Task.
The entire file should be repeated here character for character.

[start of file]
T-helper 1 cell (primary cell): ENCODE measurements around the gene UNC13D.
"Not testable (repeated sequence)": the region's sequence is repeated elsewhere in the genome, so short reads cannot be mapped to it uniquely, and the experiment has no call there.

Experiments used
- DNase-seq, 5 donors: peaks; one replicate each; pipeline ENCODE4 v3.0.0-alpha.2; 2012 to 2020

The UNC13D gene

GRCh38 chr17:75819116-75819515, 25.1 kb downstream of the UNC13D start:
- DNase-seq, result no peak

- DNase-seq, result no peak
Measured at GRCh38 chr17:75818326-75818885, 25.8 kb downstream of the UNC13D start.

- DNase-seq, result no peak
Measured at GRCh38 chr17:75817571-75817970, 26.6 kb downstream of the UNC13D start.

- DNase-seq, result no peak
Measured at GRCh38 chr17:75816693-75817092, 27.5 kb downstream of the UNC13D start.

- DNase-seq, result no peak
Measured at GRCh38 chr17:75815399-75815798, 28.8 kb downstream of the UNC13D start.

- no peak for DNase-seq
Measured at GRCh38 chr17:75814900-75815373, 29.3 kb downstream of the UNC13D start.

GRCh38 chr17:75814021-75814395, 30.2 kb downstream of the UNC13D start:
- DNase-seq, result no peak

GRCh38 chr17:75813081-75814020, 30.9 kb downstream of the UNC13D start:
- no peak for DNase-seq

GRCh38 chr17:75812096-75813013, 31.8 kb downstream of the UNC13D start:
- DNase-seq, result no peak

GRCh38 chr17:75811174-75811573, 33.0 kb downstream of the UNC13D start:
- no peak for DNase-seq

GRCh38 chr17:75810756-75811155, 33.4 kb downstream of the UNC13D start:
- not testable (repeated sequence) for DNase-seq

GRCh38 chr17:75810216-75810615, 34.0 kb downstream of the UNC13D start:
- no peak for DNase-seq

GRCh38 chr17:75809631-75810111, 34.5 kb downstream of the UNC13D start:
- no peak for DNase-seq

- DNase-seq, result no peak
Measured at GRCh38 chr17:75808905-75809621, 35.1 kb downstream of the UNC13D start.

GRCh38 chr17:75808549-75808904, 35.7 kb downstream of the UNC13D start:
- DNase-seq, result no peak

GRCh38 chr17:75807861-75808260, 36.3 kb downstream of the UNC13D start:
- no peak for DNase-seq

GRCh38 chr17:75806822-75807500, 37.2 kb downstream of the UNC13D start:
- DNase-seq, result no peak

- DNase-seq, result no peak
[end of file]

T-helper 1 cell (primary cell): ENCODE measurements around the gene UNC13D.
"Not testable (repeated sequence)": the region's sequence is repeated elsewhere in the genome, so short reads cannot be mapped to it uniquely, and the experiment has no call there.

Experiments used
- DNase-seq, 5 donors: peaks; one replicate each; pipeline ENCODE4 v3.0.0-alpha.2; 2012 to 2020

The UNC13D gene

GRCh38 chr17:75819116-75819515, 25.1 kb downstream of the UNC13D start:
- DNase-seq, result no peak

- DNase-seq, result no peak
Measured at GRCh38 chr17:75818326-75818885, 25.8 kb downstream of the UNC13D start.

- DNase-seq, result no peak
Measured at GRCh38 chr17:75817571-75817970, 26.6 kb downstream of the UNC13D start.

- DNase-seq, result no peak
Measured at GRCh38 chr17:75816693-75817092, 27.5 kb downstream of the UNC13D start.

- DNase-seq, result no peak
Measured at GRCh38 chr17:75815399-75815798, 28.8 kb downstream of the UNC13D start.

- no peak for DNase-seq
Measured at GRCh38 chr17:75814900-75815373, 29.3 kb downstream of the UNC13D start.

GRCh38 chr17:75814021-75814395, 30.2 kb downstream of the UNC13D start:
- DNase-seq, result no peak

GRCh38 chr17:75813081-75814020, 30.9 kb downstream of the UNC13D start:
- no peak for DNase-seq

GRCh38 chr17:75812096-75813013, 31.8 kb downstream of the UNC13D start:
- DNase-seq, result no peak

GRCh38 chr17:75811174-75811573, 33.0 kb downstream of the UNC13D start:
- no peak for DNase-seq

GRCh38 chr17:75810756-75811155, 33.4 kb downstream of the UNC13D start:
- not testable (repeated sequence) for DNase-seq

GRCh38 chr17:75810216-75810615, 34.0 kb downstream of the UNC13D start:
- no peak for DNase-seq

GRCh38 chr17:75809631-75810111, 34.5 kb downstream of the UNC13D start:
- no peak for DNase-seq

- DNase-seq, result no peak
Measured at GRCh38 chr17:75808905-75809621, 35.1 kb downstream of the UNC13D start.

GRCh38 chr17:75808549-75808904, 35.7 kb downstream of the UNC13D start:
- DNase-seq, result no peak

GRCh38 chr17:75807861-75808260, 36.3 kb downstream of the UNC13D start:
- no peak for DNase-seq

GRCh38 chr17:75806822-75807500, 37.2 kb downstream of the UNC13D start:
- DNase-seq, result no peak

- DNase-seq, result no peak